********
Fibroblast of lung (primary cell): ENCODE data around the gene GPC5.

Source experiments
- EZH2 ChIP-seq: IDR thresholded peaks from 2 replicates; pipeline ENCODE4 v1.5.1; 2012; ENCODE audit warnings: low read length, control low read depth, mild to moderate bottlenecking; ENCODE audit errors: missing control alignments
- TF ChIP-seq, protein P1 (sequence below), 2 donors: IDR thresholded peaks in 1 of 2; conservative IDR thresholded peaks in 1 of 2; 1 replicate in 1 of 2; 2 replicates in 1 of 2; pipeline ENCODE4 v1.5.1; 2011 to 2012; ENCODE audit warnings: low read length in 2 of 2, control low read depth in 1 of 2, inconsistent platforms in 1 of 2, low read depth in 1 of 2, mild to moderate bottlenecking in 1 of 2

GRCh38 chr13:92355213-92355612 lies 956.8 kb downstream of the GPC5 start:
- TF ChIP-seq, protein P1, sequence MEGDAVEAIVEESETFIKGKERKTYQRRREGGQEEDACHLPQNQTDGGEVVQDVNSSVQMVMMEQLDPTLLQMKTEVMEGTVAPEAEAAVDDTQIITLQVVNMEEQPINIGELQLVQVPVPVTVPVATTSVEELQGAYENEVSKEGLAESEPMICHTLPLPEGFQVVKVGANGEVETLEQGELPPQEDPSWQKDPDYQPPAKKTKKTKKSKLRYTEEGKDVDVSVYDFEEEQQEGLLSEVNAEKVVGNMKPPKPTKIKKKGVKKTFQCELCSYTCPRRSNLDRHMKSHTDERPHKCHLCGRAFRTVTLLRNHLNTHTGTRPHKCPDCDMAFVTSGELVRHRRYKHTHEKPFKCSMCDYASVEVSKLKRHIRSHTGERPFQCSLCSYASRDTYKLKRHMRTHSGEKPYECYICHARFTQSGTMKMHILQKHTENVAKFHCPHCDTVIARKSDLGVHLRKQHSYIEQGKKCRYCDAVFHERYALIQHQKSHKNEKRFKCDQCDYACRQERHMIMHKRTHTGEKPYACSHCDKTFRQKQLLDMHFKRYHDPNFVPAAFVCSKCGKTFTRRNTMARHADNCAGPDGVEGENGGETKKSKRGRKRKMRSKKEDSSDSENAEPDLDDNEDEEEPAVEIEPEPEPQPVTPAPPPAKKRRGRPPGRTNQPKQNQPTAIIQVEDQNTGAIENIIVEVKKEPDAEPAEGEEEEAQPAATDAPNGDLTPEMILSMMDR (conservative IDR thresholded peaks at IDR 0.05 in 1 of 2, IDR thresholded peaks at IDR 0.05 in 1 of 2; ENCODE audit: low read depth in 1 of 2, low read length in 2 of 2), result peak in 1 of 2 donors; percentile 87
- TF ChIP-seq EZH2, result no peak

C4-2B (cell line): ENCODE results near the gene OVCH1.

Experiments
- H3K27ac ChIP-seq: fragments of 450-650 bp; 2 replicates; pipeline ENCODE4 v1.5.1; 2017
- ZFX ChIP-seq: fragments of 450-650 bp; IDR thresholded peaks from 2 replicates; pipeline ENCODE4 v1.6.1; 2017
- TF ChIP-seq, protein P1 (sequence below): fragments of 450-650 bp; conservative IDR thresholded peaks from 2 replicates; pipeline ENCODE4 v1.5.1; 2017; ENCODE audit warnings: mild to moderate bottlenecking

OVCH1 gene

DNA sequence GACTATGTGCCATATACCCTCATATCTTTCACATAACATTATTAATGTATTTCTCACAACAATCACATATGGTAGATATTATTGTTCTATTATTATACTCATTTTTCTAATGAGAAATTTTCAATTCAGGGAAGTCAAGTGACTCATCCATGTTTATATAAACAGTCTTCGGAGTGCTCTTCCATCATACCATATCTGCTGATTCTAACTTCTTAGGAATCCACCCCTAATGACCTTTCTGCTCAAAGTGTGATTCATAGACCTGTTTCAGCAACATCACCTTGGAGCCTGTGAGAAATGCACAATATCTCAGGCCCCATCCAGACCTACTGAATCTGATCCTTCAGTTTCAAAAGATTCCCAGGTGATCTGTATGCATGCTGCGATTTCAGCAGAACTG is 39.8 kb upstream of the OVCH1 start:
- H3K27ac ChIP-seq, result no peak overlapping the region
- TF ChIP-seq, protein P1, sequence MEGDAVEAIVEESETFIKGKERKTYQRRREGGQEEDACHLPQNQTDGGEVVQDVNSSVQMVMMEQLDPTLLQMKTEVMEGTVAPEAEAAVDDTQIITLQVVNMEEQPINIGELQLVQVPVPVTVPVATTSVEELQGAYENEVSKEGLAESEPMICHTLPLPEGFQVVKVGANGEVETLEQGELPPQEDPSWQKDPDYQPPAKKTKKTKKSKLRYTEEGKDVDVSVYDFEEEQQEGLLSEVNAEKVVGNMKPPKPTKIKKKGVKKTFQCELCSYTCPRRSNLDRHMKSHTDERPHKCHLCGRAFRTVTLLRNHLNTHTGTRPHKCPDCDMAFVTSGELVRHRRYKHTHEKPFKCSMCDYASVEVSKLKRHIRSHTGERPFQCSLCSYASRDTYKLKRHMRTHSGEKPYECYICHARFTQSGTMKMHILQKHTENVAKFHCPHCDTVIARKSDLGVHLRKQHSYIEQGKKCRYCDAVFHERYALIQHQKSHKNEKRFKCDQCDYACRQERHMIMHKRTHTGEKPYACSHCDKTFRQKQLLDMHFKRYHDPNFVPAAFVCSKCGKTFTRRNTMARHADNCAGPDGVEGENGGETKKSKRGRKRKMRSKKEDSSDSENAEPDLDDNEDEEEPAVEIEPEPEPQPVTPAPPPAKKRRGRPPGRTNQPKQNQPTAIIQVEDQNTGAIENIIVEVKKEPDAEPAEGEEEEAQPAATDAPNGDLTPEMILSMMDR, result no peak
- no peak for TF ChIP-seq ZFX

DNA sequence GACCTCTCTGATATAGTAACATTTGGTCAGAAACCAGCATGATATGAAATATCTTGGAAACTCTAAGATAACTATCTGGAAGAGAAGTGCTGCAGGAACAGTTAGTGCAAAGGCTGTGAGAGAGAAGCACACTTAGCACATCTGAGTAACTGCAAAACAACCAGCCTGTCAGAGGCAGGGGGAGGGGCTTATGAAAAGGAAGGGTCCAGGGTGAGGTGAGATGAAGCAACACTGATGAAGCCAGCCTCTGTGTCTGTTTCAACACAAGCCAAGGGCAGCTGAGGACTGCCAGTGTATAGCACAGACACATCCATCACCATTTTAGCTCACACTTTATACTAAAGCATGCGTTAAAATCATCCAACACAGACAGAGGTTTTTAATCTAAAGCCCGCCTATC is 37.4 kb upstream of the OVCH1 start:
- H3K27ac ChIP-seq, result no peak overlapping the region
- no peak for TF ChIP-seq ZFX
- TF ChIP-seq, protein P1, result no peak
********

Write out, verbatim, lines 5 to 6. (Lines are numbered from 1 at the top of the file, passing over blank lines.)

GRCh38 chr13:92355213-92355612 lies 956.8 kb downstream of the GPC5 start:
- TF ChIP-seq, protein P1, sequence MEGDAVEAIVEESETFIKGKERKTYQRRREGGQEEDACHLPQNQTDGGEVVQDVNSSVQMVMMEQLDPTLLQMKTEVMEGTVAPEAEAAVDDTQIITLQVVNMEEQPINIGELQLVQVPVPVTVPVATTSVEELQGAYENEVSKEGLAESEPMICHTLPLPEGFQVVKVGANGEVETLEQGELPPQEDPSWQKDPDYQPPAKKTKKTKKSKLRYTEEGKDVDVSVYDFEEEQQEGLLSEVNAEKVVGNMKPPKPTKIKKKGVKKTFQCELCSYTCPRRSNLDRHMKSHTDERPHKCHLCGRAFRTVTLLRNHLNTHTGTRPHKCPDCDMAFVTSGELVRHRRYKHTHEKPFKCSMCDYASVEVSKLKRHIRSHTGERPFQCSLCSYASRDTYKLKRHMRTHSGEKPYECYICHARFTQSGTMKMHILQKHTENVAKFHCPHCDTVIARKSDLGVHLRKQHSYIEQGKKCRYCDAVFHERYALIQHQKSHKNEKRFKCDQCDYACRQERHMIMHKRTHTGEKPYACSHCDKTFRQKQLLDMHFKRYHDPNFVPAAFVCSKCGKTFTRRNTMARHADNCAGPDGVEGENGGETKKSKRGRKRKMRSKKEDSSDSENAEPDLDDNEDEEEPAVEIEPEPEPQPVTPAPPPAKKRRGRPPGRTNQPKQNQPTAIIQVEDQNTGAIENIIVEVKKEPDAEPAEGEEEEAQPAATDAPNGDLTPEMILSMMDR (conservative IDR thresholded peaks at IDR 0.05 in 1 of 2, IDR thresholded peaks at IDR 0.05 in 1 of 2; ENCODE audit: low read depth in 1 of 2, low read length in 2 of 2), result peak in 1 of 2 donors; percentile 87